Latest Uncategorized Posts

Historic Treaty Makes Nuclear Weapons Illegal

, manager of strategic campaigns

Remember this day, July 7, 2017. Today, history was made at the United Nations and the nuclear status quo was put on notice and most of the world stood up and said simply, “Enough.” Read more >

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The Nuclear Safety Value of “What If?”

, director, Nuclear Safety Project

Disaster by Design/ Safety by Intent #61

Safety by Intent

Picture a driver distracted by tuning the car’s radio or reading a very clever roadside billboard and unknowingly traveling through a stop sign without even slowing down. Due to good fortune, the driver neither hits another vehicle nor gets hit.

Upon realizing the stop sign had been run, the driver could have two reactions. Based on the actual outcome, the driver could conclude that less time would be wasted in the future by simply not stopping at stop signs and red lights any more. Or, based on what could have happened, the driver could resolve to pay better attention to traffic safety signs. Read more >

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25 Years Ago Today a President Changed Nuclear Policy Forever. Will This One?

, Washington representative and senior analyst

Today marks the 25th anniversary of the start of the most remarkable and rapid changes ever made in U.S. and Soviet/Russian nuclear posture and policy. Read more >

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Nuclear Plant Accidents: Browns Ferry Fire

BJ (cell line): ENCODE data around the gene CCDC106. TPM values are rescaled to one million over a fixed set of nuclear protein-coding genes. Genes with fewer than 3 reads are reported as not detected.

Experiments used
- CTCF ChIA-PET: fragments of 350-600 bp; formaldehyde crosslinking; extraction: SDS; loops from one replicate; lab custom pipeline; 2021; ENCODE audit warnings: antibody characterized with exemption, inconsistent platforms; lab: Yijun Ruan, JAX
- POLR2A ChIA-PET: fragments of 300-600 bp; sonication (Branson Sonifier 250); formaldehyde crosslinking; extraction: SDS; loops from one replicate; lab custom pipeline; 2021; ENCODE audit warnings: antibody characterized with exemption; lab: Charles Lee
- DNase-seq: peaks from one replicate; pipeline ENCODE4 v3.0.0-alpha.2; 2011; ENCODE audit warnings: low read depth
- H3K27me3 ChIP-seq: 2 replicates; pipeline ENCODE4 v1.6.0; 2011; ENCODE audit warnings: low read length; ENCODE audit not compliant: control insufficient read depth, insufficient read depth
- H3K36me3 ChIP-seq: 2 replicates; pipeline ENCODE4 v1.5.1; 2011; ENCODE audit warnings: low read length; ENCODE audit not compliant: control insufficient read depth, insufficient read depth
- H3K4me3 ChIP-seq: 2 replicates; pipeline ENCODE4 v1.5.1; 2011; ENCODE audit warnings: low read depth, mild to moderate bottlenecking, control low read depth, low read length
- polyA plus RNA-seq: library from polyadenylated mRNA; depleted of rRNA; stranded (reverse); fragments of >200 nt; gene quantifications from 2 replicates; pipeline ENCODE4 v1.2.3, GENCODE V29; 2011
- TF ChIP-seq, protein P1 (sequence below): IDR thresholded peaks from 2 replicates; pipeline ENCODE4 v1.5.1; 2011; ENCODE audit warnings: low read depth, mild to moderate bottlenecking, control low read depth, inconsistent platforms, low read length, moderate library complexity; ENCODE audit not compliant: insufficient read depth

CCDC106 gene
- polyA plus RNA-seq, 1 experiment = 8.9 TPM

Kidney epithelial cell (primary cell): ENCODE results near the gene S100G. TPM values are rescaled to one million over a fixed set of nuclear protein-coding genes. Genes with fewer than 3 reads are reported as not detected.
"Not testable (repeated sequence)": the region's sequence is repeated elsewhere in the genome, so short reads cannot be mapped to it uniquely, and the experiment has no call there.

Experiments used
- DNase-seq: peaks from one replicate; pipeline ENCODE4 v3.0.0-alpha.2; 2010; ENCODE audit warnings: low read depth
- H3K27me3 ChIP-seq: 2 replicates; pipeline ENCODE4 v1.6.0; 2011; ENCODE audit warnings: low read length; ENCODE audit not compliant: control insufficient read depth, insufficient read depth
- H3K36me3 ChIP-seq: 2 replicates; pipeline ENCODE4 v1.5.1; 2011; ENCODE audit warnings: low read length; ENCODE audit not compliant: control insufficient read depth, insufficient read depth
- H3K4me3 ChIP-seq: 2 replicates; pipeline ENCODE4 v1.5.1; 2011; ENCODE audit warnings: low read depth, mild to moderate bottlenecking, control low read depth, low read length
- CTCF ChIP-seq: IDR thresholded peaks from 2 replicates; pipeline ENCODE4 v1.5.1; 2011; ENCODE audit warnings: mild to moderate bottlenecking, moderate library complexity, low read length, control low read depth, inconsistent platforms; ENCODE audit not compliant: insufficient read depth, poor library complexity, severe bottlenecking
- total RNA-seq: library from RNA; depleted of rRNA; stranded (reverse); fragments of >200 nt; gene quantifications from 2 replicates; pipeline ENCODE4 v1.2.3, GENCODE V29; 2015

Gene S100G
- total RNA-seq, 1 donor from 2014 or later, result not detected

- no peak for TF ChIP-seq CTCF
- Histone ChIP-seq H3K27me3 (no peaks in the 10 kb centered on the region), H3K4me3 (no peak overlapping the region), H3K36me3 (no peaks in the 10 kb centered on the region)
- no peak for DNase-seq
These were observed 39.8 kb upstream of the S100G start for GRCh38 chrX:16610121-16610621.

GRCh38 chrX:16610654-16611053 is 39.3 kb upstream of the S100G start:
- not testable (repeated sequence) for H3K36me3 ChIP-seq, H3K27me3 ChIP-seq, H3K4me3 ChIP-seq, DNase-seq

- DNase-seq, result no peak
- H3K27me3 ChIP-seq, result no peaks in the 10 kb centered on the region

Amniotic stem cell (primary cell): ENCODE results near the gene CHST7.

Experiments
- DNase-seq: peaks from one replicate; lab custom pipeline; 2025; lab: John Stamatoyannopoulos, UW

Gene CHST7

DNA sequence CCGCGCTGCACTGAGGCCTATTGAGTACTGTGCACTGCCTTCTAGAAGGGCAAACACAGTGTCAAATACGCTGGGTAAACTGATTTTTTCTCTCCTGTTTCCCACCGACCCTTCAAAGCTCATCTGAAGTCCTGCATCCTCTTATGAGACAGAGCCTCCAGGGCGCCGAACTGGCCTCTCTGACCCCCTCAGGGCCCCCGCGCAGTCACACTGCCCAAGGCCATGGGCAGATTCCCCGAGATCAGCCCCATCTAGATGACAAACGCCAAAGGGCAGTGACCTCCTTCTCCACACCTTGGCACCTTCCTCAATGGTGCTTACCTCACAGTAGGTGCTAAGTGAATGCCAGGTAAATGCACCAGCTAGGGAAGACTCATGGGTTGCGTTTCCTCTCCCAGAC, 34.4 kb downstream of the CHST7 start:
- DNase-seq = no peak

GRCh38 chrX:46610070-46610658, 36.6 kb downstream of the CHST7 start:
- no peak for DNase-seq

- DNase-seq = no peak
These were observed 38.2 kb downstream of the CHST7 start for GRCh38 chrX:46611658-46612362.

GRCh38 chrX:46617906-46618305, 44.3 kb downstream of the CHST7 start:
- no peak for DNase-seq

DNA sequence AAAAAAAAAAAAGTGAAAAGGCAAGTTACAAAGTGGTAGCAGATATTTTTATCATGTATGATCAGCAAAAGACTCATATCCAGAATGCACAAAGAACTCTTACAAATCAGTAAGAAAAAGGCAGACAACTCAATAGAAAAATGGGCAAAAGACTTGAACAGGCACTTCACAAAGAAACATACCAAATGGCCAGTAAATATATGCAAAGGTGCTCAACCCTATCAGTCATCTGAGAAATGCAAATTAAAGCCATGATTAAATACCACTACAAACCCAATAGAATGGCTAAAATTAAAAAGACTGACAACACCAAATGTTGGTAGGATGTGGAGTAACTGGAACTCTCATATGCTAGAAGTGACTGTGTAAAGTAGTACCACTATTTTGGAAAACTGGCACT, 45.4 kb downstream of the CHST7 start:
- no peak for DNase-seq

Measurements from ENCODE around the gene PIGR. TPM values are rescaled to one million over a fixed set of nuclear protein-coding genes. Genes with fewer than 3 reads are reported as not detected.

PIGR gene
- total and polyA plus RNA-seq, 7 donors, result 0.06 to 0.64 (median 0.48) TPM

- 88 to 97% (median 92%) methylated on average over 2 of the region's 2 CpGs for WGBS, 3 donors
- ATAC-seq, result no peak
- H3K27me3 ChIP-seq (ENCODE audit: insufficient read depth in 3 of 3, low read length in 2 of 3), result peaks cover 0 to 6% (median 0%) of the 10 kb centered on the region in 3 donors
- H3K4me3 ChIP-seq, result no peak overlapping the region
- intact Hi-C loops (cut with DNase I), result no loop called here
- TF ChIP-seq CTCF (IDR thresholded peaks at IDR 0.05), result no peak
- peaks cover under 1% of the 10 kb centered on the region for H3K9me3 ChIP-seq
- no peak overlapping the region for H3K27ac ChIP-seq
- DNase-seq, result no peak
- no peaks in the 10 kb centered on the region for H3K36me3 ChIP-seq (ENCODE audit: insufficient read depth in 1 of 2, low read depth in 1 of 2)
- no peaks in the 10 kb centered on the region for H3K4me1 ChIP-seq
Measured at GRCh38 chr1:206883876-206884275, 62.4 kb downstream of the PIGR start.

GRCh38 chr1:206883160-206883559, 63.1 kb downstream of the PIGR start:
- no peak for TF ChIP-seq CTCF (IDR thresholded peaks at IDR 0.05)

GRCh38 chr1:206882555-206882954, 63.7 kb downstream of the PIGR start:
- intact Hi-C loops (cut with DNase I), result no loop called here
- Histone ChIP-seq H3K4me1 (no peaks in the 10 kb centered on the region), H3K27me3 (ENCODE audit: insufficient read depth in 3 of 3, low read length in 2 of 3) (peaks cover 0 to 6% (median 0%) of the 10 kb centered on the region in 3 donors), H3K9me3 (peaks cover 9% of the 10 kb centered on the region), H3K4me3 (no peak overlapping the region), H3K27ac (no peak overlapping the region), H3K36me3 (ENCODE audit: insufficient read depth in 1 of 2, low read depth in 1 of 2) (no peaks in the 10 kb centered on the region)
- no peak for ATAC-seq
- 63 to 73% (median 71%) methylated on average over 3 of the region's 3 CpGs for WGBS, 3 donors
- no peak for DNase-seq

, director, Nuclear Safety Project

Disaster by Design/ Safety by Intent #41

Disaster by Design

The March 22, 1975, fire at the Browns Ferry Nuclear Plant revealed a shortcoming to the defense-in-depth approach to nuclear safety: a common cause can defeat multiple barriers. Read more >

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Nuclear Safety Temperature Calculations: Where’s Jethro?

, director, Nuclear Safety Project

Disaster by Design/Safety by Intent #25

Disaster by Design

The 99 nuclear power reactors currently operating in the United States have different owners, different designs, different numbers and makes of emergency diesel generators, different sizes and manufacturers of fuel rods, different licensed power levels, and many other differences.

But they all share one hard and fast limit: The calculated maximum fuel cladding temperature shall not exceed 2,200°F.  Read more >

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